The eldest daughter of Richard Baccus implored a judge Friday to show no leniency when sentencing the Valley Stream man she called a monster who devastated her family by ending her father's life with nine bullets to his head.
Orlando Ortiz "showed him no mercy" and "still shows no remorse," Renita Baccus, 25, told State Supreme Court Justice William Donnino in Nassau County Court. The judge sentenced Ortiz to 35 years in prison.
The Queens woman recalled identifying the body of her father, 50, at the morgue. She described how her mother cried for months after the December 2013 slaying outside a Valley Stream restaurant, and how her sister went to her prom, graduated from high school and started college without the presence of the man "who was everything to us."
A jury in December convicted Ortiz, 32, of manslaughter and a gun charge, while also acquitting him of a second-degree murder charge after what Assistant District Attorney Brian Lee on Friday called an "intentional killing fueled by anger." He asked the judge to sentence Ortiz to 25 years in prison for manslaughter, with a 15-year sentence on the gun charge to run at the same time.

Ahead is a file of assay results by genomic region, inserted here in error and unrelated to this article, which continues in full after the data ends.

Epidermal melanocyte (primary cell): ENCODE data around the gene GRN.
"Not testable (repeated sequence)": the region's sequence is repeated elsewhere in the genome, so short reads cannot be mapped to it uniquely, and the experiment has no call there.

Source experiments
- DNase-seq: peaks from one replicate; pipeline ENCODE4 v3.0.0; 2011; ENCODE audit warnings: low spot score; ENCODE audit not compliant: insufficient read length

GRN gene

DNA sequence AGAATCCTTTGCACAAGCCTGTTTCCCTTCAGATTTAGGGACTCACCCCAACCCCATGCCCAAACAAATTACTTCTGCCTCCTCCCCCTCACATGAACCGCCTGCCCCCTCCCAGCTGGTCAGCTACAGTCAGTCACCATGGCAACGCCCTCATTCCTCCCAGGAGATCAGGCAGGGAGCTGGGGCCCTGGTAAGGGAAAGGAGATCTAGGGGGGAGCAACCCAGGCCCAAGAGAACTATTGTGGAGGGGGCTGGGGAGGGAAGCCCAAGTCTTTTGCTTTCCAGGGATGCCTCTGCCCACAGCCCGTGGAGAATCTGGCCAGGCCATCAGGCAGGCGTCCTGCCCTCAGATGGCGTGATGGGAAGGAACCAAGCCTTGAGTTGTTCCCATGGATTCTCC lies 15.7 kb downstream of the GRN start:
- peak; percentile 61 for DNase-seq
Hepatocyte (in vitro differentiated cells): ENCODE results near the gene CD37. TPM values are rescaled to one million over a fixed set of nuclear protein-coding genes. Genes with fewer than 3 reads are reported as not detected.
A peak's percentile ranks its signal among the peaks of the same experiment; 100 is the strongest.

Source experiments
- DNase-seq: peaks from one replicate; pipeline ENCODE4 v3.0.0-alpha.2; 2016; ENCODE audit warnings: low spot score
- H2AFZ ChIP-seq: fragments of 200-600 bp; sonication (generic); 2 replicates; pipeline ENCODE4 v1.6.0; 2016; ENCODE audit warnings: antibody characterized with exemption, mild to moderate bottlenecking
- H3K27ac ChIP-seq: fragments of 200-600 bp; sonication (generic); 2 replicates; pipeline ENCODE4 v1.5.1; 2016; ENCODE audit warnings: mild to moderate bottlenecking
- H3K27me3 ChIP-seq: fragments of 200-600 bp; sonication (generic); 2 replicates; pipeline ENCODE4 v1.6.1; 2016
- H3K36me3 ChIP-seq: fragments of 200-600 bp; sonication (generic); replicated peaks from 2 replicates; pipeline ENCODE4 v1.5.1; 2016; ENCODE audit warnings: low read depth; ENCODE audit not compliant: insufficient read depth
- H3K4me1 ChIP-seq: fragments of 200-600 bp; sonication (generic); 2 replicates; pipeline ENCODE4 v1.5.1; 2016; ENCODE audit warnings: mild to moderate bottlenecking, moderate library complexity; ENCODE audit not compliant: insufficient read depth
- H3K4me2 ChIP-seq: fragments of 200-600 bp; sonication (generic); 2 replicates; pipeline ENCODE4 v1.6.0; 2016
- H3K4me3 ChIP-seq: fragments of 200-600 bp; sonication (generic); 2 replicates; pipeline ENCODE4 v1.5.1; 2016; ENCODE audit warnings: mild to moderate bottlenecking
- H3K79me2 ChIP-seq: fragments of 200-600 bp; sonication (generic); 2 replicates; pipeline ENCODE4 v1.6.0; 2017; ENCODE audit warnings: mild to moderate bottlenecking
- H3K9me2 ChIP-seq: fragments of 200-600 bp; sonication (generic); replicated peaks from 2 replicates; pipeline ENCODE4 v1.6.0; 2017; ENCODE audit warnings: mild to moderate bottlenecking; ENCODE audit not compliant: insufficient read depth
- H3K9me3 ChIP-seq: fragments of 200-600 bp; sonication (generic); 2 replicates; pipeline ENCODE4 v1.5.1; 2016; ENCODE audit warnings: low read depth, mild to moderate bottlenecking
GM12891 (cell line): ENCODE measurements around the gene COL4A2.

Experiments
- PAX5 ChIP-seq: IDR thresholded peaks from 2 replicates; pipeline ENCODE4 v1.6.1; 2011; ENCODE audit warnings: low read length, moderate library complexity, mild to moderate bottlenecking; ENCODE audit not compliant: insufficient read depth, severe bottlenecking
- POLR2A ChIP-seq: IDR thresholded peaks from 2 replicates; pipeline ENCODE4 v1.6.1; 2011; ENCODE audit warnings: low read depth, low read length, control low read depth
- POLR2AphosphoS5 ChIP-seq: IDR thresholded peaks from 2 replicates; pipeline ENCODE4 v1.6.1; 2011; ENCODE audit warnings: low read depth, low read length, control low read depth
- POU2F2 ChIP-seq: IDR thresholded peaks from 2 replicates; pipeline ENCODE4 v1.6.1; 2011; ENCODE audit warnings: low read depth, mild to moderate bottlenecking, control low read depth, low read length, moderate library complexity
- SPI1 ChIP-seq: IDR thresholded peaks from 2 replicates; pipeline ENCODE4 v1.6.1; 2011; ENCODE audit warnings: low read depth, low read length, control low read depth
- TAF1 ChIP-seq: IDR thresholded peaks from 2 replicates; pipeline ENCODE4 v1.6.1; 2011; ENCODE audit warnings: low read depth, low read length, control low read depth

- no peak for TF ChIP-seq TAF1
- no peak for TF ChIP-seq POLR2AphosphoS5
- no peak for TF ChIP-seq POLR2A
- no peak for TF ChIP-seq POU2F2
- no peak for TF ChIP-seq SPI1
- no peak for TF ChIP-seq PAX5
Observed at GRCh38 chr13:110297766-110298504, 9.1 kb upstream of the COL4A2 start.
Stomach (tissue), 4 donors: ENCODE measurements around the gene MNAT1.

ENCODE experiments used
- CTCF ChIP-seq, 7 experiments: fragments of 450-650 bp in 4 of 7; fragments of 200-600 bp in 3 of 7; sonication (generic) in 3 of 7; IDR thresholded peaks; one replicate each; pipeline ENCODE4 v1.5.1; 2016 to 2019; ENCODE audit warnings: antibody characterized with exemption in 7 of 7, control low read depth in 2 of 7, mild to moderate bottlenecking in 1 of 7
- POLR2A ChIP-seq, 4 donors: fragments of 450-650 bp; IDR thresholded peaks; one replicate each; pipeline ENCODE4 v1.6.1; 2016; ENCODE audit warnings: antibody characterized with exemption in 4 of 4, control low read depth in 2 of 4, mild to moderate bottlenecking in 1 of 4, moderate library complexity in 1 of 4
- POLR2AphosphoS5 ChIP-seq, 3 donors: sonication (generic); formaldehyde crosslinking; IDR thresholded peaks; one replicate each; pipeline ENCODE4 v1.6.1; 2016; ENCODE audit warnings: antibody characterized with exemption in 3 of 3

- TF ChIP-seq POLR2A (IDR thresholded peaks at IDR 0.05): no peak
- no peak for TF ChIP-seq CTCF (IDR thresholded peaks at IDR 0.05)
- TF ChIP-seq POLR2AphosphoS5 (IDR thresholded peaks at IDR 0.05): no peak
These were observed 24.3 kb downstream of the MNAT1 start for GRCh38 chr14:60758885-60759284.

During the trial, prosecutors contended Ortiz shot Baccus, who was unarmed, after an argument between the acquaintances spilled out of Ay! Caramba restaurant. But Ortiz testified he fired into the BMW that Baccus was in after Baccus -- who'd said earlier he was a U.S. marshal and showed him a badge -- pointed a gun at him and said he'd kill him.
Defense attorney Stephen Drummond argued it was believable Ortiz had seen a black flashlight in Baccus' hands and mistook it for a gun. The Queens lawyer alleged police moved the flashlight from Baccus' hands to discredit a justification defense after finding the Rosedale resident's fake bounty hunter badge in the car and mistaking him for a law enforcement officer.
Defense attorney JoAnn Squillace later filed motions alleging juror misconduct that asked Donnino to set aside the verdict. Donnino ruled against the defense, saying in part that two jurors who alleged improprieties by other panel members hadn't repudiated the guilty verdicts.
Ortiz, whose attorneys will file an appeal notice, stood for a few seconds in court Friday to speak.
"I just want everyone to know that I'm deeply sorry," he said.
Donnino expressed condolences to the Baccus family and spoke of the precious nature of human life.
Then the judge imposed the sentence -- with 25 years for manslaughter and 10 years for the weapon conviction to run in a row -- a penalty acting District Attorney Madeline Singas later said would put Ortiz behind bars "for more years than the defendant has been living."